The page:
Field observations of wave-averaged suspended sediment concentrations in the inner surf zone with varying storm conditions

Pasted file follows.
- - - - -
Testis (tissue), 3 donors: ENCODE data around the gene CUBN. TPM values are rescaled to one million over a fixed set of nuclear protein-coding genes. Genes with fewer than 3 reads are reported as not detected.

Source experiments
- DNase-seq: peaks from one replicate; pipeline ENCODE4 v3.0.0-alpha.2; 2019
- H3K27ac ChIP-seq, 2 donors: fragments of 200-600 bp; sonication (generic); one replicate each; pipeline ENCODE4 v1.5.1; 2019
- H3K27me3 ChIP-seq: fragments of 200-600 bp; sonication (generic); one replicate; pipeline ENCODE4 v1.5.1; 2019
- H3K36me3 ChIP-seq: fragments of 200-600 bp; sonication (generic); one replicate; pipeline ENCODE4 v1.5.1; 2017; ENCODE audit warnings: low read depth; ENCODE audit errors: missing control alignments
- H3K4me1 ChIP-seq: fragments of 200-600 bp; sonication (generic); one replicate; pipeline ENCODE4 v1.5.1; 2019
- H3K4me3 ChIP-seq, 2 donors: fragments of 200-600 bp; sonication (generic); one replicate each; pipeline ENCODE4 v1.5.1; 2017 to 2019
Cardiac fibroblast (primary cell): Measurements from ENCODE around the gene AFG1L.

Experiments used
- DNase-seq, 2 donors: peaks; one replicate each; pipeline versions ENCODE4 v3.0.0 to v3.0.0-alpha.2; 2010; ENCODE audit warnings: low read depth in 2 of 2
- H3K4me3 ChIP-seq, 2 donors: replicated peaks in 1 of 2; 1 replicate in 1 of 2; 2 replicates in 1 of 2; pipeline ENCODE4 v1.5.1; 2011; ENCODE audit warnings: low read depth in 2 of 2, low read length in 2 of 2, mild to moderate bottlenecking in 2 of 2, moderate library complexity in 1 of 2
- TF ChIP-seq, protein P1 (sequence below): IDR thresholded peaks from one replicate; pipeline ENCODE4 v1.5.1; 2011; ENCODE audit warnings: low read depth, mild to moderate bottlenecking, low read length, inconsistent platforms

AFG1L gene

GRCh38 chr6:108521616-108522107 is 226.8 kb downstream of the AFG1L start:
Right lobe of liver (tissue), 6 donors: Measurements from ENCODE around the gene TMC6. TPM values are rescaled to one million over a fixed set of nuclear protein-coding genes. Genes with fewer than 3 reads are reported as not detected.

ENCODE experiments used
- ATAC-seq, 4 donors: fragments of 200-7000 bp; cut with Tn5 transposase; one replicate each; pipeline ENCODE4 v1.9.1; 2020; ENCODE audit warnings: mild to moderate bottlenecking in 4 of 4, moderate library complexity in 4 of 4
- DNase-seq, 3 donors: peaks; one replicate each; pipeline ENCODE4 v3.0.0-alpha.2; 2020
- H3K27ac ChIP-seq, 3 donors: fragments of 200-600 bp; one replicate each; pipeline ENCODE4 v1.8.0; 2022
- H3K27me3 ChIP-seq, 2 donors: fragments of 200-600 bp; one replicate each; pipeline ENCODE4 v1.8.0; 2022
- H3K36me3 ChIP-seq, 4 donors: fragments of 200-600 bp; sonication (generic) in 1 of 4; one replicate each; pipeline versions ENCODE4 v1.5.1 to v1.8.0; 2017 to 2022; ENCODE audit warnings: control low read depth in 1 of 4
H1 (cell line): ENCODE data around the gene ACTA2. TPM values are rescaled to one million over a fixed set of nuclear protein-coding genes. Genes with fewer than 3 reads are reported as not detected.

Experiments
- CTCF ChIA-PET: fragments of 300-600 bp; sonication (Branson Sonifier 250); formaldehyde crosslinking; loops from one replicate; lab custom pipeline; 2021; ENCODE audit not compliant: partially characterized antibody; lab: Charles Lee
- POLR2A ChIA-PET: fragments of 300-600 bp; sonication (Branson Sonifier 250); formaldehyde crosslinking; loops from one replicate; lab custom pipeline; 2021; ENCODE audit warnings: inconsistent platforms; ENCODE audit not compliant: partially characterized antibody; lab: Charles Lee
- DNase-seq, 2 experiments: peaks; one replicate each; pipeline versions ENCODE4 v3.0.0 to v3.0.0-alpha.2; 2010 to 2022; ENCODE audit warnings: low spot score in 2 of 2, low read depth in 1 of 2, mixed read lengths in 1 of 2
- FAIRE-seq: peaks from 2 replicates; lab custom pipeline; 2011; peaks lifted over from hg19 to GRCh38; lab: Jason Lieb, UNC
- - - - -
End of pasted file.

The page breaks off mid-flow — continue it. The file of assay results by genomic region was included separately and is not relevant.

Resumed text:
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During extreme conditions, the transport of the wave-averaged suspended sediment concentrations in the inner surf zone affects dune erosion. Although large-scale laboratory experiments have provided insight in what drives these sediment concentrations, corresponding field data are lacking. To fill this gap, novel field observations of suspended sediment concentrations are compared to drivers that govern sediment suspension during storm conditions known from literature. A total of 128 time intervals of 20 min are analysed, spread over 10 different high water events with different hydrodynamic conditions. For each time interval, the wave-averaged (i.e. 20 min mean) suspended sediment concentration is computed and compared to three suspension drivers. The studied drivers are (1) bed shear due to near bed velocities that originate from mean currents in combination with wave-induced orbital flow, (2) the horizontal pressure gradients under steep wave fronts that increase the forces on the bed material, and (3) bore-induced turbulence that is generated at the free surface and reaches the bed. The derived bore-induced turbulence generates the greatest correlation with the mean suspended sediment concentrations (r = 0.74, p = 4.47E-23). Samples that deviate from this correlation correspond to time intervals with lower values of derived bore turbulence, less wave energy saturation in the inner surf zone, and stronger mean currents. The correlation with the mean suspended sediment concentrations increases when the shear stress originating from mean currents is used for these time intervals (r = 0.83, p = 1.63E-33). For time intervals during which more energetic conditions persist and the wave energy is saturated in the nearshore, bore turbulence was the dominant mechanism in stirring up sediment. The outcome of this study suggests that, based on the events analysed, dune erosion models may achieve more accurate results if computations of suspended sediment concentrations include a bore-induced turbulence term, or if already included, properly address the relative importance of bore-induced turbulence when compared to bed shearing.